Millions behold Makara Jyoti

via Daily Pioneer published on January 15, 2012

Tens of thousands of pilgrims jostling among themselves at the various vantage points at Kerala’s Sabarimala and millions of devotees sitting in their homes with eyes glued on the TV screens on Sunday evening experienced the bliss of having the darshan of Makara Jyoti, the holy flame that flickered on the Ponnambalamedu hilltop thrice.

The Makara Jyoti was sighted at Ponnambalamedu as per the plan of the Travancore Devaswom Board (TDB), administering the affairs at Sabarimala, at 6.41 pm just when the sanctum sanctorum of the Lord Ayyappa temple was opened for Deeparadhana (ritual of lights) for which the idol of the deity was decked in the holy attires, Thiruvabharanam.

The atmosphere of Sannidhanam, the abode of Lord Ayyappa, and other places among the Sabarimala mountains, grew loud with the chanting of “Saranam Ayyappa” from of throats of tens of thousands of pilgrims as the holy flame flickered three times at the faraway summit.

The TDB, police and other departments concerned with the pilgrimage had taken extra care to arrange all necessary facilities and to provide foolproof security to the pilgrims in the context of the gruesome stampede that occurred at Pullumedu en route to Sabarimala on the night of January 14 last year in which 102 pilgrims were crushed to death.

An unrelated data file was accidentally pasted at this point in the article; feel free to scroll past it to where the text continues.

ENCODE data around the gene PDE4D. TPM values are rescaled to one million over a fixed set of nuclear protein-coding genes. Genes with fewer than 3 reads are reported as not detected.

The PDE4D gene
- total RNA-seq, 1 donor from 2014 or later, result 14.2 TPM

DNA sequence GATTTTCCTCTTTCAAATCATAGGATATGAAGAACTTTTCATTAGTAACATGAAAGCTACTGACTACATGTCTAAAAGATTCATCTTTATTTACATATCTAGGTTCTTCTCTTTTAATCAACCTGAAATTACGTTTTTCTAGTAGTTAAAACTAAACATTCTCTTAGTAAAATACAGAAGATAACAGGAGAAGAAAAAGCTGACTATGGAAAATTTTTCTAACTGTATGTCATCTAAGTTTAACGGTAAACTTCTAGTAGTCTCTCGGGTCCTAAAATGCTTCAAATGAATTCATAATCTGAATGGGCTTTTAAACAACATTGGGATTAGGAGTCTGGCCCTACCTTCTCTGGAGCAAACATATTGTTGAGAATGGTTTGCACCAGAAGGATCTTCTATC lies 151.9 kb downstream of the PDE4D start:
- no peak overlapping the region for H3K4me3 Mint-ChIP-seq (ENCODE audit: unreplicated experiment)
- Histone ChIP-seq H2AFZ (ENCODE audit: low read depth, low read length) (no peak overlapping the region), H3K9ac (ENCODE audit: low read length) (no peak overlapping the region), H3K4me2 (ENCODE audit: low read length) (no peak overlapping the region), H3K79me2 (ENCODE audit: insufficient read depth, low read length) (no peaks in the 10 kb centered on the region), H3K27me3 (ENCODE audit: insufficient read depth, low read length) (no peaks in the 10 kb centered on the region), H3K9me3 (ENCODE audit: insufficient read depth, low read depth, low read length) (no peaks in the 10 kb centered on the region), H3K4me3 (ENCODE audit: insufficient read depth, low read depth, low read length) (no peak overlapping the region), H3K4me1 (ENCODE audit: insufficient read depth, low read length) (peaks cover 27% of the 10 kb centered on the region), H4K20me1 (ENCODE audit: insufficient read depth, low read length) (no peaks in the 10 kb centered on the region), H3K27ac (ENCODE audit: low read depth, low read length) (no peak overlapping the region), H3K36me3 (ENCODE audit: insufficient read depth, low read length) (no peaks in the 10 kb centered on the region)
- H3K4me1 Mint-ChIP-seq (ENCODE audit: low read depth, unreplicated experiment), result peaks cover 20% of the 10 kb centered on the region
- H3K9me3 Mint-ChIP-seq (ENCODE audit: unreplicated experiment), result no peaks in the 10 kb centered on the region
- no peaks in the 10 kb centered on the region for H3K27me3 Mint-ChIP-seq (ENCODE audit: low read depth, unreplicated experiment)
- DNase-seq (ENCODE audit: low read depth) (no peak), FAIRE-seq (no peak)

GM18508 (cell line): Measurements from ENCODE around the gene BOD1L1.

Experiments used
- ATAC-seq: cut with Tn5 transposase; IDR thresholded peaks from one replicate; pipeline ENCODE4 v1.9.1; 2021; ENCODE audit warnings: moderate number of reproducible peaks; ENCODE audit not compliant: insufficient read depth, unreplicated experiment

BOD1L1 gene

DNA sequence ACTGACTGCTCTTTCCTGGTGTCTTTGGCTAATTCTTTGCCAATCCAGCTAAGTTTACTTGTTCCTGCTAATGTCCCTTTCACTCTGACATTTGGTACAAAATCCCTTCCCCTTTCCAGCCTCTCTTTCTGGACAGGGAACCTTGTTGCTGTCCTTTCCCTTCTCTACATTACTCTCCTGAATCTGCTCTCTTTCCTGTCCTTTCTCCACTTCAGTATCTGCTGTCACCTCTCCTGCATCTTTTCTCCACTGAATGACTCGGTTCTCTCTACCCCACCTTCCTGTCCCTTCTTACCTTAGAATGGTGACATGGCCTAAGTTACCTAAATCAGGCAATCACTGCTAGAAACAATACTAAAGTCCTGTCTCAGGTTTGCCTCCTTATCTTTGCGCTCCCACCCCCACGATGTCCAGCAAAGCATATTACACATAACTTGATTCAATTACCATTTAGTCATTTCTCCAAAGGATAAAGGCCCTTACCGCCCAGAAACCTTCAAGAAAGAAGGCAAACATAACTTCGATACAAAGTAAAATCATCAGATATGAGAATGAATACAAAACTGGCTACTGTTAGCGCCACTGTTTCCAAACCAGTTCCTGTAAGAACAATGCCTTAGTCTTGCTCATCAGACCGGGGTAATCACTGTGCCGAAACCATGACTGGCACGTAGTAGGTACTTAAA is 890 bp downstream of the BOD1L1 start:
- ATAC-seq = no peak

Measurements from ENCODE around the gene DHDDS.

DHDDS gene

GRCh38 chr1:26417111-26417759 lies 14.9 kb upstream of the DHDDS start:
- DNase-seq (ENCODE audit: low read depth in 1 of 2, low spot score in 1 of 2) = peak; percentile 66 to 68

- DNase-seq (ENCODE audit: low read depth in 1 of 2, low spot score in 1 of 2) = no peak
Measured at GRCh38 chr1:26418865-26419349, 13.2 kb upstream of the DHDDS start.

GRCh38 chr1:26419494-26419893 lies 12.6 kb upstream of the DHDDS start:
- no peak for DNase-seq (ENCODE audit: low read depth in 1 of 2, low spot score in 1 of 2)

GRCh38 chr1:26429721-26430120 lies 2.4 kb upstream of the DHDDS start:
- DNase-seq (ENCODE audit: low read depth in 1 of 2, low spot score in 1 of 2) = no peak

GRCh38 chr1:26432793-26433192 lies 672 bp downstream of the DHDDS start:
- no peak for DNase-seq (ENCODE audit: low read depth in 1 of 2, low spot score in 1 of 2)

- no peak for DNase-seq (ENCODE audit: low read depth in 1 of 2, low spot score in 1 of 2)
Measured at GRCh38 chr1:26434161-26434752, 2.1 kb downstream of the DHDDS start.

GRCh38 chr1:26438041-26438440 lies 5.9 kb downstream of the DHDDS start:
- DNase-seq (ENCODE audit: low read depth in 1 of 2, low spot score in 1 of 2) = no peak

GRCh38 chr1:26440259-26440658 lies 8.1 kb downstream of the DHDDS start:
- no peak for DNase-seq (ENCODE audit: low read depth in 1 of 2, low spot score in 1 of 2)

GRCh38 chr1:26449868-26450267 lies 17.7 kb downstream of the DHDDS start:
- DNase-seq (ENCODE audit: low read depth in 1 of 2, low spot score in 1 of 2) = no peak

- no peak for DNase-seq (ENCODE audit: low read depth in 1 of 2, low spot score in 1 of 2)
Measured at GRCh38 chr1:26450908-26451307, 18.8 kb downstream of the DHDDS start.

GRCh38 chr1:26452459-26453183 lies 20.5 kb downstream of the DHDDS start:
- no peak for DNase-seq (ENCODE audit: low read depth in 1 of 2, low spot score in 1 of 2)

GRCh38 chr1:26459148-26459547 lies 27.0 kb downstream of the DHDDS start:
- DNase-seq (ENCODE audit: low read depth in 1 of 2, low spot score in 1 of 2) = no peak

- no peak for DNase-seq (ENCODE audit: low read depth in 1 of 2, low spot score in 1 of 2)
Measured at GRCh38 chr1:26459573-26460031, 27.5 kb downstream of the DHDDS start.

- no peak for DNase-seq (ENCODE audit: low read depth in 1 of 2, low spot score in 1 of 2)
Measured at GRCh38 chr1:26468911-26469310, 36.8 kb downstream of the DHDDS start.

The authorities had warned devotees not to wait on top of buildings and trees and other such vantage points to sight the Jyoti. The Makara Jyoti Darshan is the ultimate event of the annual 65-day Mandalam-Makaravilakku pilgrim season of the famed Hindu shrine of Lord Ayyappa at Sabarimala.

The sighting of a light on Saturday evening near Ponnambalamedu had created confusion among the devotees but the TDB clarified that it was only the searchlight of the Forest Department personnel who were patrolling the jungles to prevent trouble-makers from entering the place where the Makara Jyoti was to occur.

On Sunday morning, the police arrested the leaders of the Malayaraya tribe and their supporters who tried to march to Ponnambalamedu claiming that it was their traditional right to hold Deeparadhana there. The police had earlier served notice on them not to enter the Ponnambalamedu area.

There was no big rush of devotees at Pullumedu, known as one of the best places to sight the Jyoti, due to last year’s tragedy, the restrictions the authorities had imposed on entry of vehicles into the area and the ongoing standoff between Kerala and Tamil Nadu over the Mullaperiyar dam issue.

Over a lakh devotees had assembled at Pullumedu last year to sight the Jyoti. Similar lack of rush was witnessed at the other two Jyoti-sighting places in Idukki district, Parunthumpara, where about 150,000 pilgrims had assembled last year, and Panchalimedu.

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